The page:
17. 17. Finding Food in the Shasta/Lassen Counties: Region Lassen Modoc Shasta Siskiyou Tehama Trinity Map: Southern California Equestrian Network
  18. 18. The Shasta/Lassen Region • 344,116 residents • Receive $11 billion of income each year
  19. 19. Personal income in Shasta Region, 2001 - 2010 4.0 3.5 3.0$ billions (2010) 2.5 Manufacturing Retail Professional / scientific 2.0 Health care & social assistance Government 1.5 Finance & Insurance Interest, dividend, rent 1.0 Transfer payments 0.5 - 2001 2002 2003 2004 2005 2006 2007 2008 2009 2010
  20. 20. households - 2,000 4,000 6,000 8,000 10,000 12,000 14,000 16,000 Less than $10,000 $10,000 to $14,999 $15,000 to $19,999Source: Federal Census $20,000 to $24,999 $25,000 to $29,999 $30,000 to $34,999 $35,000 to $39,999 $40,000 to $44,999 (29%) below 100,000 people 185% of poverty $45,000 to $49,999 $50,000 to $59,999 $60,000 to Household income in Shasta Region, 2006-2010 $74,999 $75,000 to $99,999 $100,000 to $124,999 $125,000 to $149,999 $150,000 to $199,999 $200,000 or more
  21. 21. The Shasta/Lassen Region Food & Farm Economy • 5,159 farms • 6% of California’s farmsSource: USDA Agriculture Census 2007 Photo: Edible Shasta—Butte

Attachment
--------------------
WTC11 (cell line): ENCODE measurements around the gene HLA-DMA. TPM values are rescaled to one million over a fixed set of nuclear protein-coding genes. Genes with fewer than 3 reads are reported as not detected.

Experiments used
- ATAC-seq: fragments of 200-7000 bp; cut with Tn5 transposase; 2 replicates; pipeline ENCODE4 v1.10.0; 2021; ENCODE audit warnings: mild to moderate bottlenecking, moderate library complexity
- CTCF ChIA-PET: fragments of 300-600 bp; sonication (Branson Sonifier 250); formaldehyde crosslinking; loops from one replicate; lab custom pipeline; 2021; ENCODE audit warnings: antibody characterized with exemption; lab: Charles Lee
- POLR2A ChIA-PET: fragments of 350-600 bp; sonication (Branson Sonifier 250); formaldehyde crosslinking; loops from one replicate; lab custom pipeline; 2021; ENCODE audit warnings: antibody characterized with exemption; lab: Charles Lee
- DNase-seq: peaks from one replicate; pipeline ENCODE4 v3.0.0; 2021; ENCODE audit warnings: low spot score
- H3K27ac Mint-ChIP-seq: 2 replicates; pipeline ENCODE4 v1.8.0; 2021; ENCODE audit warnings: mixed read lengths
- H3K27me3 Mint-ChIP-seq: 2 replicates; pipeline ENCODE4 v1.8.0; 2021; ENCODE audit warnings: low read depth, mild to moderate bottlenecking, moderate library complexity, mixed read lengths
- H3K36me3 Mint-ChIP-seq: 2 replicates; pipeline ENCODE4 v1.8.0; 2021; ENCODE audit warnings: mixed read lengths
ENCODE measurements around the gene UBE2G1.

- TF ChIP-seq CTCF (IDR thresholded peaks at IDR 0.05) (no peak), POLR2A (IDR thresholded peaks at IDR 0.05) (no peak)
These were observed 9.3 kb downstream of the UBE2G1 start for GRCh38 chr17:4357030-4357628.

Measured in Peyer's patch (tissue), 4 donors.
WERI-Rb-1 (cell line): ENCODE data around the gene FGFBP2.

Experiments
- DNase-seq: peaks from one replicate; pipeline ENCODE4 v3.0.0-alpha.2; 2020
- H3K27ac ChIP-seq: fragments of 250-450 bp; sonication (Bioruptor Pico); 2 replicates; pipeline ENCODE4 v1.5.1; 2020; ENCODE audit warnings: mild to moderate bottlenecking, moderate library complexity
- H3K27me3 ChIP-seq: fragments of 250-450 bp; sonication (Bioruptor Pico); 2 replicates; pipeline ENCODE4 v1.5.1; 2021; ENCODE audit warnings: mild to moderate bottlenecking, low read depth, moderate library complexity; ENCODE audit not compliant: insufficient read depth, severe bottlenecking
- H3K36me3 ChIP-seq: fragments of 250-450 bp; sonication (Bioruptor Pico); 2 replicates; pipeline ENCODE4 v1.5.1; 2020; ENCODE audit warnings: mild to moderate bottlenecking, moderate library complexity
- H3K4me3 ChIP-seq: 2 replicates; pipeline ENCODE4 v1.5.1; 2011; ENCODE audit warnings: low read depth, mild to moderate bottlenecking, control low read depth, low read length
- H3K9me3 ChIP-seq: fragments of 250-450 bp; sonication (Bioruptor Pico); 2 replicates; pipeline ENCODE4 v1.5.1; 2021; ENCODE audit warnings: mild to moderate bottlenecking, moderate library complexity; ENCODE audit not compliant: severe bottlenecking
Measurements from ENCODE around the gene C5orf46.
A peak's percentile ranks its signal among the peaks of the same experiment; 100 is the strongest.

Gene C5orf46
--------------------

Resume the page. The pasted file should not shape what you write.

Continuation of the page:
22. 22. The Shasta/Lassen Region Food & Farm Economy • 63% of farms sell less than $10,000 • 11% sell more than $100,000Source: USDA Agriculture Census 2007
  23. 23. The Shasta/Lassen Region Food & Farm Economy54% of farmsare less than50 acres Photo: Edible Shasta—Butte
  24. 24. The Shasta/Lassen RegionFood & Farm Economy Cattle & Calves $105 Fruits, nuts & berries** 104 Forage (hay, etc.)** 58 Ornamentals** 49 Vegetables** 32 Milk 14 Wheat** 11 ** incomplete data
  25. 25. Photo: Edible Shasta—Butte
  26. 26. the Shasta/Lassen Region Food & Farm Economy• 156 vegetable farms• over $32 million sales Source: USDA Agriculture Census 2007
  27. 27. The Shasta/Lassen Region Food & Farm Economy • 1,002 farms sold over $104 million of fruitSource: USDA Agriculture Census 2007 Photo: Edible Shasta—Butte
  28. 28. 614 farms sell direct to consumers $2.2 million in sales 34% rise in farms 9% rise in sales 2002 - 2007Source: Census of Agriculture 2007 Photo: Edible Shasta—Butte